Nintendo has continuously released some of the best exclusive content that has hit the PS4, Xbox One or Wii U since their respective launches. Even if the firm hasn’t captured the market share they meant to capture, Nintendo has stayed consistent in the type of quality their games deliver and Splatoon was their latest example of that.
Some developers set out to redefine or change a part of a franchise or genre, while others just do their best to follow the vision they have in mind. Either way tends to produce impressive results, but for the developers who worked on Splatoon, they did not try and reinvent the wheel within the shooter genre.
Splatoon has been lauded by critics and commercial reception to the game seems to have been stellar. Nintendo has done it once again in creating an original, magnificent experience for players on the Wii U to enjoy. The path to doing so was not what some may think, as Splatoon Producer Hisashi Nogami told NintendoLife.
“We didn’t set out to create a game that simply improved on something already out there. We wanted to create something from scratch with an entirely new form of gameplay; something that we felt was truly fun. The prototype for Splatoon was a demo made by our Program Director Shintaro Sato. Two teams of four players would shoot ink at each other to paint the ground and compete over turf.
“The game really works because of the following elements included in this demo: a third person view and overview map shown on the TV and Wii U GamePad; having your progress instantly reflected on the map as you spray ink around to edge yourself closer to victory, allowing other players to know what you were doing; not having your position revealed to the enemy team so long as you remain in your team’s colored areas,” Nogami said.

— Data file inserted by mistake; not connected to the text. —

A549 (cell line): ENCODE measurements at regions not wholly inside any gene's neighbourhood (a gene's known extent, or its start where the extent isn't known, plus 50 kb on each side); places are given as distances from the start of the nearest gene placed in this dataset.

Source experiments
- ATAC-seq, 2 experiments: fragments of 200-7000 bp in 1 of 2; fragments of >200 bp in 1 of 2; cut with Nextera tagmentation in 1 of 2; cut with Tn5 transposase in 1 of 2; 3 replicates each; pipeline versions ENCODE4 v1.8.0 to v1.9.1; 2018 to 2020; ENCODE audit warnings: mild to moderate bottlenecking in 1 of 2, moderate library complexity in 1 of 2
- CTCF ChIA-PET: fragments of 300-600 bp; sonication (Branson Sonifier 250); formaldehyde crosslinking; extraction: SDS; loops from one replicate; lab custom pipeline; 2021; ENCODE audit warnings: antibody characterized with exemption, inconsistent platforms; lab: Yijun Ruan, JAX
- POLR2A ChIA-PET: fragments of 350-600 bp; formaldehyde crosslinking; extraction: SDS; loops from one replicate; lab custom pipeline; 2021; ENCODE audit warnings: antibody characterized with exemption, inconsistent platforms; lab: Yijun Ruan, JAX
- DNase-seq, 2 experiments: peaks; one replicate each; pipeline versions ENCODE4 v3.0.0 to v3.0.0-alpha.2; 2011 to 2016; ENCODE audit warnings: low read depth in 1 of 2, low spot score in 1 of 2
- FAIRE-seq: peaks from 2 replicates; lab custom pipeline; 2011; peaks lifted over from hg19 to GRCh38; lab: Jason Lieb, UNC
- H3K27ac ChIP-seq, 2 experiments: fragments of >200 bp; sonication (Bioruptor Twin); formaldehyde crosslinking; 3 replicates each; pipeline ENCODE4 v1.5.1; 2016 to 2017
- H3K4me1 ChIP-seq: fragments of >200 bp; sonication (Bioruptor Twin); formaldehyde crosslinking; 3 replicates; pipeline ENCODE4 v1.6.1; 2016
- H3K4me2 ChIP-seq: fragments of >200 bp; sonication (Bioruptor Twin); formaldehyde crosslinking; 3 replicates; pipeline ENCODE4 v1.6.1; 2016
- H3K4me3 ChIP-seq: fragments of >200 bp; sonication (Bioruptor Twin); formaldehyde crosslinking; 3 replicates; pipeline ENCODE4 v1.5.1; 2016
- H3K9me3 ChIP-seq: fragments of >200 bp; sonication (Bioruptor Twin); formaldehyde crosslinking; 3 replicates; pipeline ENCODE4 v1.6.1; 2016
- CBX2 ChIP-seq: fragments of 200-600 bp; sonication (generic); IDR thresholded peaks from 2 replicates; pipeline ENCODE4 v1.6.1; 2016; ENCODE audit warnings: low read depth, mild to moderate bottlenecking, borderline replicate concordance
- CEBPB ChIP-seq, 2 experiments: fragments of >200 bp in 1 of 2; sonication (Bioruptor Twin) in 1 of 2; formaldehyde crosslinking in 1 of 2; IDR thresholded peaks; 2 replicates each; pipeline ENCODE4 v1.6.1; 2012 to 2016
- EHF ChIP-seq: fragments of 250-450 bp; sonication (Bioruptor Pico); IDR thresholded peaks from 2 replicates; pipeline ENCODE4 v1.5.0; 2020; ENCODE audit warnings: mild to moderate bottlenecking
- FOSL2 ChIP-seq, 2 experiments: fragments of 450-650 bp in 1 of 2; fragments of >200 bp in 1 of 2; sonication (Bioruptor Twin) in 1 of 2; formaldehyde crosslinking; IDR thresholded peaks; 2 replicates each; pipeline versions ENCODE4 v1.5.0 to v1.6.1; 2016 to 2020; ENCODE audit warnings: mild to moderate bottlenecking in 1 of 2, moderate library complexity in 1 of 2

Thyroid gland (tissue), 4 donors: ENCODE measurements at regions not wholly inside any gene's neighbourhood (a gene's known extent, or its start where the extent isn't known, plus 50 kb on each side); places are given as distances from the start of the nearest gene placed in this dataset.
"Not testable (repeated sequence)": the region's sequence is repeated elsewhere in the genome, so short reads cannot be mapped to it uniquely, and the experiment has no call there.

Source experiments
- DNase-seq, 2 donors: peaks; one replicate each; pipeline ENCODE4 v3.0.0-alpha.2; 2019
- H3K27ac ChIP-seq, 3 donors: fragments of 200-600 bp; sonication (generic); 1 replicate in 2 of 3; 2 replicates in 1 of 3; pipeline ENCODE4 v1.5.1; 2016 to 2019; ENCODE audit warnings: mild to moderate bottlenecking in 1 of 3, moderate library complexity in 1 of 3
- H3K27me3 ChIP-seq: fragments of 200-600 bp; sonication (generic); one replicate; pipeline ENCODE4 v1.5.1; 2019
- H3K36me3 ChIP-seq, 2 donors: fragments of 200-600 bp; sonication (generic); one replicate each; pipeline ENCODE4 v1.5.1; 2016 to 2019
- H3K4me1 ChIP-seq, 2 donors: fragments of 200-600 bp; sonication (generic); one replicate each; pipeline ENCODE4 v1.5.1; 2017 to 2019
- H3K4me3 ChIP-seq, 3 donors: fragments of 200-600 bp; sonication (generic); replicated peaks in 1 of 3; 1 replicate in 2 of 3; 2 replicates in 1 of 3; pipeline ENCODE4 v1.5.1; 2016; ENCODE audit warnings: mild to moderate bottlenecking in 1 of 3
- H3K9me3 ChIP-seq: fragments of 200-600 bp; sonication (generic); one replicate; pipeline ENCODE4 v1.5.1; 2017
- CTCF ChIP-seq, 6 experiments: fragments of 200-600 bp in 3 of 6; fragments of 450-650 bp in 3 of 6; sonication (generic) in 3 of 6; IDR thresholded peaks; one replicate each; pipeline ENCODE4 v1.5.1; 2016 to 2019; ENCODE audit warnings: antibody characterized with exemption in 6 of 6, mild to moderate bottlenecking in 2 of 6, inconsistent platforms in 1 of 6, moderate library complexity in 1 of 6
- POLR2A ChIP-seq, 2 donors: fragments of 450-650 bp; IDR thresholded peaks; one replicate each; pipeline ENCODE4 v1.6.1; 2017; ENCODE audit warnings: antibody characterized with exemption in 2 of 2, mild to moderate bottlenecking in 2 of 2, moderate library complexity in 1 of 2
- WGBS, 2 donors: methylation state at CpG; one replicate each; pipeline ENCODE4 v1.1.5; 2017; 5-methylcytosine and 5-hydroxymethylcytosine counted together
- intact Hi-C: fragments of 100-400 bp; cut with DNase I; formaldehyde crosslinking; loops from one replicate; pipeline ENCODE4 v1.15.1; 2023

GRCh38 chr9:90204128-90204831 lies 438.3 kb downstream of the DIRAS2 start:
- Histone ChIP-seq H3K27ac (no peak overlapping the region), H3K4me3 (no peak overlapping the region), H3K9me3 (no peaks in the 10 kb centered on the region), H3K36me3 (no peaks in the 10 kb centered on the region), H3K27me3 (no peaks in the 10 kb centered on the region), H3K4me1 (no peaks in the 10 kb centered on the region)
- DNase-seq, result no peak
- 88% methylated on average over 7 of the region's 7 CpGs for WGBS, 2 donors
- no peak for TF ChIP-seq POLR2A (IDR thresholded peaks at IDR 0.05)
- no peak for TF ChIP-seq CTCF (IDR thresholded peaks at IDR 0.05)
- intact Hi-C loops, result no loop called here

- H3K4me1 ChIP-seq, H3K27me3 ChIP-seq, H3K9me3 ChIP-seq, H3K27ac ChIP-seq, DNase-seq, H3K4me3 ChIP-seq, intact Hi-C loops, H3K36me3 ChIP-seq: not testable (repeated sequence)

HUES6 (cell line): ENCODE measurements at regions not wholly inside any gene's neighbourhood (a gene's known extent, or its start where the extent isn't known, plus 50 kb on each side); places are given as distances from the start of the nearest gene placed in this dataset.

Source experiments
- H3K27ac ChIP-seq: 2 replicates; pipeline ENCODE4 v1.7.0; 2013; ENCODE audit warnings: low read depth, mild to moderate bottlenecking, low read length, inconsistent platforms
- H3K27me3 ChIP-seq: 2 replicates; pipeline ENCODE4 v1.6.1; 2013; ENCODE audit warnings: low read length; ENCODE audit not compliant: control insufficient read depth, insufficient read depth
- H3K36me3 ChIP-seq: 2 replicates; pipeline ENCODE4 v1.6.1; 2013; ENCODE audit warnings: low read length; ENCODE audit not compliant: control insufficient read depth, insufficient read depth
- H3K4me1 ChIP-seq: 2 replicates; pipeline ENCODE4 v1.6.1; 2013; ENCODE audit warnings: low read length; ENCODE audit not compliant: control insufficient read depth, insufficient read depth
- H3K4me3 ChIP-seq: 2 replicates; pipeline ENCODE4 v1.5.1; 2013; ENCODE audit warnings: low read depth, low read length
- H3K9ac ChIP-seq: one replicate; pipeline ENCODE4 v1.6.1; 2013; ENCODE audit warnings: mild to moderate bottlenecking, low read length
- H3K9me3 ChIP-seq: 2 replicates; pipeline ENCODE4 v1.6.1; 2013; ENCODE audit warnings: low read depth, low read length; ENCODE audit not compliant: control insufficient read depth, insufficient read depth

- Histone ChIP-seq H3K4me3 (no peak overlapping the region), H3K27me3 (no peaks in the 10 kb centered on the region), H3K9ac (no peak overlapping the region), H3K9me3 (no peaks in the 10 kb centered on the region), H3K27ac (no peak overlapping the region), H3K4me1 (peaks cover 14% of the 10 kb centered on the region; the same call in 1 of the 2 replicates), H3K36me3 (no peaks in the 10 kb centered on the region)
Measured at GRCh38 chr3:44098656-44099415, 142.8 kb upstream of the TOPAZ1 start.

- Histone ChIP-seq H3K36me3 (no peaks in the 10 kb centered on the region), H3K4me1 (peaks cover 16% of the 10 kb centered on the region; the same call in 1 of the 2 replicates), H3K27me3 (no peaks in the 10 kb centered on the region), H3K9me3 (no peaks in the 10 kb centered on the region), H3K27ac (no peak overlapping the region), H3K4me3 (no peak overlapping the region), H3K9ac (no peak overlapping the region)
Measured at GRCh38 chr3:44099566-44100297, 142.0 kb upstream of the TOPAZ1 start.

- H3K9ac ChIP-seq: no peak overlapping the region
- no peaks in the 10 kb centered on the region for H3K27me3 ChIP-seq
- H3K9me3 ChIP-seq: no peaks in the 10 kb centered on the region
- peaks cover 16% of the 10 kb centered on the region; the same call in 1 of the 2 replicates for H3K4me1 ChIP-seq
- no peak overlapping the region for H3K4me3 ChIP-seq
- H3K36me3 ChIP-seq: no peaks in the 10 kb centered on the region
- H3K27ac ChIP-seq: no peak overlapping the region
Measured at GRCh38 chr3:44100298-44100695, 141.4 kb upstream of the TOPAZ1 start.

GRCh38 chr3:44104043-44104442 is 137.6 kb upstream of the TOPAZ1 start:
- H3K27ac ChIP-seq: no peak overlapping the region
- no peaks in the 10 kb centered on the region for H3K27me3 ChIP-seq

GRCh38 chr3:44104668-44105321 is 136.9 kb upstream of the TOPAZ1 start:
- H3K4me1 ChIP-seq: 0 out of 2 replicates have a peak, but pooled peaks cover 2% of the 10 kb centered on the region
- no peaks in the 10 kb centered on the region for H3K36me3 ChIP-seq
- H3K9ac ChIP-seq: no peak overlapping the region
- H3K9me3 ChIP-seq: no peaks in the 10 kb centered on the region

The entire concept and idea behind Splatoon is a very unique and entertaining one. It speaks volumes that Nintendo continues to come up with unique IP after unique IP, and that is primarily because they are not afraid to be different. Developers and decision makers at Nintendo seem to understand what it means to create something new, and they know that in order to do so, risks must be taken. They have done that in spades and have been rewarded for it.
There was no crystal ball of trying to innovate or be unique within the shooter genre, Nintendo just wanted to create the vision they had in mind. Nogami talked about the intentions they had for Splatoon and what they didn’t have in mind when creating the innovative shooter.
“While there were also shooter elements already there from the start, it was by adding in the kind of playability you find in Nintendo action games that turned the game into what it is now. If Splatoon looks unique as a shooter, I’d say it’s because we didn’t set out to make a unique shooter in the first place,” Nogami said.
Splatoon is now available for the Nintendo Wii U, exclusively, and our own Matt Furtado reviewed the game, giving it a stellar 4/5. You can check out his in-depth review here.
E3 2015 is right around the corner and that means big time announcements from all who will be in attendance. Nintendo will host their digital event on Tuesday morning, June 16 at 9 a.m. PT. We’ll keep you in the loop with what transpires during the event.